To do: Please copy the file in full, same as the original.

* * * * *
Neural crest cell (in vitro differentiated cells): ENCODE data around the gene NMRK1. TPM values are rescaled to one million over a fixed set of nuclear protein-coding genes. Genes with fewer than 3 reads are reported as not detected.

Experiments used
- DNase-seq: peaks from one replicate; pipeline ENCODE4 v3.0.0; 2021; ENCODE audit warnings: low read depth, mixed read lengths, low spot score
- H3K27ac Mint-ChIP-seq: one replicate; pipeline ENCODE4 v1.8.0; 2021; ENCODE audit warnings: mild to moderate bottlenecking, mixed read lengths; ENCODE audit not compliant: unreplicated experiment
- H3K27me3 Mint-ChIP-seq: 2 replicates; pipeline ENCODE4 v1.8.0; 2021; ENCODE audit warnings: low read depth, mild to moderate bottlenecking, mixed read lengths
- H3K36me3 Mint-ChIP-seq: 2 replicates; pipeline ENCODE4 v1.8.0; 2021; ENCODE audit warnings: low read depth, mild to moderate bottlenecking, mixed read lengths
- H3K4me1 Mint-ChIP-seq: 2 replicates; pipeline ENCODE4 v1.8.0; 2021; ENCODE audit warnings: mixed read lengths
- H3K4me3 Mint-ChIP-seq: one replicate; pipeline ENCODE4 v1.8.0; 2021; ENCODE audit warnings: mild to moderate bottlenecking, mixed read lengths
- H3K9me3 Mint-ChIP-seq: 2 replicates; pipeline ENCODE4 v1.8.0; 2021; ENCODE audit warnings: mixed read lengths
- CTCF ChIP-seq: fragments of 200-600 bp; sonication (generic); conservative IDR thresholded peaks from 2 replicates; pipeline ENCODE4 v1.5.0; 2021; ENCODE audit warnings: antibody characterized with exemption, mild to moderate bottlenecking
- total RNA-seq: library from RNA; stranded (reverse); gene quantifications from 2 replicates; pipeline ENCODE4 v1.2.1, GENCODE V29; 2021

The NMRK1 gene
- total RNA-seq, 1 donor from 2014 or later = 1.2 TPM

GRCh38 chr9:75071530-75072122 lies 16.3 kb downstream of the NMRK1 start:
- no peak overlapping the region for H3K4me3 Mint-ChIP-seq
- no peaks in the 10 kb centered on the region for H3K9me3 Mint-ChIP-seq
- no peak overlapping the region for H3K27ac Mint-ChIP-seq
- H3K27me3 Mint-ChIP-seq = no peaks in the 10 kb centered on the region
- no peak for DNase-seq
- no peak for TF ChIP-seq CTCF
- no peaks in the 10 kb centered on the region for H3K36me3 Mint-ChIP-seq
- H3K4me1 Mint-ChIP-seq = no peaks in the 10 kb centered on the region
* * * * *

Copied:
Neural crest cell (in vitro differentiated cells): ENCODE data around the gene NMRK1. TPM values are rescaled to one million over a fixed set of nuclear protein-coding genes. Genes with fewer than 3 reads are reported as not detected.

Experiments used
- DNase-seq: peaks from one replicate; pipeline ENCODE4 v3.0.0; 2021; ENCODE audit warnings: low read depth, mixed read lengths, low spot score
- H3K27ac Mint-ChIP-seq: one replicate; pipeline ENCODE4 v1.8.0; 2021; ENCODE audit warnings: mild to moderate bottlenecking, mixed read lengths; ENCODE audit not compliant: unreplicated experiment
- H3K27me3 Mint-ChIP-seq: 2 replicates; pipeline ENCODE4 v1.8.0; 2021; ENCODE audit warnings: low read depth, mild to moderate bottlenecking, mixed read lengths
- H3K36me3 Mint-ChIP-seq: 2 replicates; pipeline ENCODE4 v1.8.0; 2021; ENCODE audit warnings: low read depth, mild to moderate bottlenecking, mixed read lengths
- H3K4me1 Mint-ChIP-seq: 2 replicates; pipeline ENCODE4 v1.8.0; 2021; ENCODE audit warnings: mixed read lengths
- H3K4me3 Mint-ChIP-seq: one replicate; pipeline ENCODE4 v1.8.0; 2021; ENCODE audit warnings: mild to moderate bottlenecking, mixed read lengths
- H3K9me3 Mint-ChIP-seq: 2 replicates; pipeline ENCODE4 v1.8.0; 2021; ENCODE audit warnings: mixed read lengths
- CTCF ChIP-seq: fragments of 200-600 bp; sonication (generic); conservative IDR thresholded peaks from 2 replicates; pipeline ENCODE4 v1.5.0; 2021; ENCODE audit warnings: antibody characterized with exemption, mild to moderate bottlenecking
- total RNA-seq: library from RNA; stranded (reverse); gene quantifications from 2 replicates; pipeline ENCODE4 v1.2.1, GENCODE V29; 2021

The NMRK1 gene
- total RNA-seq, 1 donor from 2014 or later = 1.2 TPM

GRCh38 chr9:75071530-75072122 lies 16.3 kb downstream of the NMRK1 start:
- no peak overlapping the region for H3K4me3 Mint-ChIP-seq
- no peaks in the 10 kb centered on the region for H3K9me3 Mint-ChIP-seq
- no peak overlapping the region for H3K27ac Mint-ChIP-seq
- H3K27me3 Mint-ChIP-seq = no peaks in the 10 kb centered on the region
- no peak for DNase-seq
- no peak for TF ChIP-seq CTCF
- no peaks in the 10 kb centered on the region for H3K36me3 Mint-ChIP-seq
- H3K4me1 Mint-ChIP-seq = no peaks in the 10 kb centered on the region